Journal of Biomolecular NMR

, Volume 47, Issue 2, pp 85–99 | Cite as

A probabilistic approach for validating protein NMR chemical shift assignments

  • Bowei Wang
  • Yunjun Wang
  • David S. WishartEmail author


It has been estimated that more than 20% of the proteins in the BMRB are improperly referenced and that about 1% of all chemical shift assignments are mis-assigned. These statistics also reflect the likelihood that any newly assigned protein will have shift assignment or shift referencing errors. The relatively high frequency of these errors continues to be a concern for the biomolecular NMR community. While several programs do exist to detect and/or correct chemical shift mis-referencing or chemical shift mis-assignments, most can only do one, or the other. The one program (SHIFTCOR) that is capable of handling both chemical shift mis-referencing and mis-assignments, requires the 3D structure coordinates of the target protein. Given that chemical shift mis-assignments and chemical shift re-referencing issues should ideally be addressed prior to 3D structure determination, there is a clear need to develop a structure-independent approach. Here, we present a new structure-independent protocol, which is based on using residue-specific and secondary structure-specific chemical shift distributions calculated over small (3–6 residue) fragments to identify mis-assigned resonances. The method is also able to identify and re-reference mis-referenced chemical shift assignments. Comparisons against existing re-referencing or mis-assignment detection programs show that the method is as good or superior to existing approaches. The protocol described here has been implemented into a freely available Java program called “Probabilistic Approach for protein Nmr Assignment Validation (PANAV)” and as a web server ( which can be used to validate and/or correct as well as re-reference assigned protein chemical shifts.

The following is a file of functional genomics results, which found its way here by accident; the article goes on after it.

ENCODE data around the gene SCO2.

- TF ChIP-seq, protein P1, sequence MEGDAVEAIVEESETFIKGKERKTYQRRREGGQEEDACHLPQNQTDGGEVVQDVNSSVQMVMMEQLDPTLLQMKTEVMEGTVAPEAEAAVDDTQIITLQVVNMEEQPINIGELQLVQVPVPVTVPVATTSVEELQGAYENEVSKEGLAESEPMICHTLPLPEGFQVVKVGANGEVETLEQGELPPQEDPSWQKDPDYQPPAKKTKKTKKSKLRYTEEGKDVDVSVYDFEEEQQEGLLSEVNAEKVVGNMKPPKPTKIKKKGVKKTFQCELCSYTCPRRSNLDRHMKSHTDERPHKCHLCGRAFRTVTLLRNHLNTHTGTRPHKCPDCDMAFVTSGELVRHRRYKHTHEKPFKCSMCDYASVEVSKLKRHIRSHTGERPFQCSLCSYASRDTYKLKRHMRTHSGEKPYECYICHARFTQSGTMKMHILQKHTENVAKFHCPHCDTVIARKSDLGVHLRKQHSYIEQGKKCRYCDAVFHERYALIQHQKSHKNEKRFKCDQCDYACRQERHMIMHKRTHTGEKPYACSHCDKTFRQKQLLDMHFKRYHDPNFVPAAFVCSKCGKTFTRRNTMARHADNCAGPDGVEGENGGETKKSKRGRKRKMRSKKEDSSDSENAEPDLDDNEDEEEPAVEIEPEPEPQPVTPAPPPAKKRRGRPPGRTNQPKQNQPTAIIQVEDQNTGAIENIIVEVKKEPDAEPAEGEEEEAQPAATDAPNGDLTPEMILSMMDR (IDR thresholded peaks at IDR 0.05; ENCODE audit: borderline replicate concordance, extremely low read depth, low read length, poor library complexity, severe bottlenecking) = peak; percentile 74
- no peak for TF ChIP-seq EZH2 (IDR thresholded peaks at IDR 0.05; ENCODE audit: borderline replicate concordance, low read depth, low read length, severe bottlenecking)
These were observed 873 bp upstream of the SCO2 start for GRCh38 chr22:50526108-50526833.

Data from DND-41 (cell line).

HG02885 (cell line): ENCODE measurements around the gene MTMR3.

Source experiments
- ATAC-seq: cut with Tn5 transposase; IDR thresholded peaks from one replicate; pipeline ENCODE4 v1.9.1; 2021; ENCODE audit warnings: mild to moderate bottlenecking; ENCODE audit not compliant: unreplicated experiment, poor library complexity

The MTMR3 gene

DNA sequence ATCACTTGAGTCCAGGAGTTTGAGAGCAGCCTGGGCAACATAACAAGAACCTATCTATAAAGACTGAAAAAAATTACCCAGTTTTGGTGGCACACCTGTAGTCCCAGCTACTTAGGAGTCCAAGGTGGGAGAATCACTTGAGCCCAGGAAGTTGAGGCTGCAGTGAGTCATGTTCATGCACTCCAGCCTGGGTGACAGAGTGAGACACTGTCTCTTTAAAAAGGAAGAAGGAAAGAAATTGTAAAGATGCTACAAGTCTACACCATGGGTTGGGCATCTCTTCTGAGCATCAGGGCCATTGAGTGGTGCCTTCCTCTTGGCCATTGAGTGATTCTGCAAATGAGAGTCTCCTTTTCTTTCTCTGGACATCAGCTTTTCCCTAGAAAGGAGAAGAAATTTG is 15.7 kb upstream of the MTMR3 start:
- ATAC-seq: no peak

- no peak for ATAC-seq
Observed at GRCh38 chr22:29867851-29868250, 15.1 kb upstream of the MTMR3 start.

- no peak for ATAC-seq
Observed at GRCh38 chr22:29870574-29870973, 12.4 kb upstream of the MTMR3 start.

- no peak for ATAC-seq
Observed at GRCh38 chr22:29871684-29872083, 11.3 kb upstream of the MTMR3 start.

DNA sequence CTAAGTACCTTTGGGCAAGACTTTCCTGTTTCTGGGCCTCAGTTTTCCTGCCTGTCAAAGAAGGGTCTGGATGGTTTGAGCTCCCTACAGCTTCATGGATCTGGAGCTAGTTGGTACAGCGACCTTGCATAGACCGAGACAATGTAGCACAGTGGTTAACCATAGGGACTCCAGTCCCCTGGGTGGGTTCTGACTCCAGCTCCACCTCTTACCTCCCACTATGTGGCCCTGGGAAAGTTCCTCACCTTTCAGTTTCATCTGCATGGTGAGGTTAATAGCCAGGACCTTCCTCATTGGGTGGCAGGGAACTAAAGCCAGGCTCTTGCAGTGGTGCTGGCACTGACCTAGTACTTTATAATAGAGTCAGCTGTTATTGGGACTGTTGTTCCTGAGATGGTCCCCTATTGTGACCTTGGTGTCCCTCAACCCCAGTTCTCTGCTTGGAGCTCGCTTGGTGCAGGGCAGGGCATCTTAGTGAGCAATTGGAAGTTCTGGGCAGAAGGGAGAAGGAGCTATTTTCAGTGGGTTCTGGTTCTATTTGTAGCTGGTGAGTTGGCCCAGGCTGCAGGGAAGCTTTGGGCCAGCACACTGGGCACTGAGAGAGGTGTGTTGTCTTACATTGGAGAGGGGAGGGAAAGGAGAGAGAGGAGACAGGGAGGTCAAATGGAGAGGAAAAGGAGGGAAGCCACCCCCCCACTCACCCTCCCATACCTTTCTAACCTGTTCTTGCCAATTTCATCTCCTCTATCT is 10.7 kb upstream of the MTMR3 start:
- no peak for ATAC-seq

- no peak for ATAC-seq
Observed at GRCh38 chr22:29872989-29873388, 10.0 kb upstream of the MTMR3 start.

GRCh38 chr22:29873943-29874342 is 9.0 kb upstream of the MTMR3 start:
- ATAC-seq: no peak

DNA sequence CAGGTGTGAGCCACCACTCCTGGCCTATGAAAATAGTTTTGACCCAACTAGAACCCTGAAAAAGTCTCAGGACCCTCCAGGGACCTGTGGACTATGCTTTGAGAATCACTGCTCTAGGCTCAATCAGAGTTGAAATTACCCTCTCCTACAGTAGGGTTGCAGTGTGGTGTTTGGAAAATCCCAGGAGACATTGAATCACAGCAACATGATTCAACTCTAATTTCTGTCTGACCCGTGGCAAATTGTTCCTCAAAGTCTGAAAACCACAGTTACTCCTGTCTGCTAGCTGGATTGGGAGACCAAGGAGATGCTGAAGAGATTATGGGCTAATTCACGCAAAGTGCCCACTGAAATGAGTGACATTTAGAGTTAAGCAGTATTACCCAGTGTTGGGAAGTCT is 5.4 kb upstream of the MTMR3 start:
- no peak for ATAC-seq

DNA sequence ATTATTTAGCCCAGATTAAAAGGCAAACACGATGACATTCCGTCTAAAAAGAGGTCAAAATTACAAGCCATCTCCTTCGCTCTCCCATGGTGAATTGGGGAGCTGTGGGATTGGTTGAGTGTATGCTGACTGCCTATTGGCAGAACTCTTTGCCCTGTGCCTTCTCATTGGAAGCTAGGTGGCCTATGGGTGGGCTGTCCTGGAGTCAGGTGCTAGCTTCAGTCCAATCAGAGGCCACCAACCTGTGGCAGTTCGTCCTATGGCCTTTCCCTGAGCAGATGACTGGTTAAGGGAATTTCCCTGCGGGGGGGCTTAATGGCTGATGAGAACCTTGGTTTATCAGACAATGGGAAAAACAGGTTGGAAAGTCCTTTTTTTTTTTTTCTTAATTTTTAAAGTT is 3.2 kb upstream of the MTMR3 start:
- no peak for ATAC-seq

NMR Protein chemical shift Chemical shift assignment Chemical shift assignment validation BioMagResBank (BMRB) 



DSW wishes to acknowledge the financial support of the Natural Sciences and Engineering Research Council (NSERC) and the Alberta Prion Research Institute (APRI).


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Copyright information

© Springer Science+Business Media B.V. 2010

Authors and Affiliations

  1. 1.Shanghai American School PudongSan Jia Gang, Pudong, ShanghaiPeople’s Republic of China
  2. 2.Little RockUSA
  3. 3.Departments of Computing Science and Biological SciencesUniversity of AlbertaEdmontonCanada

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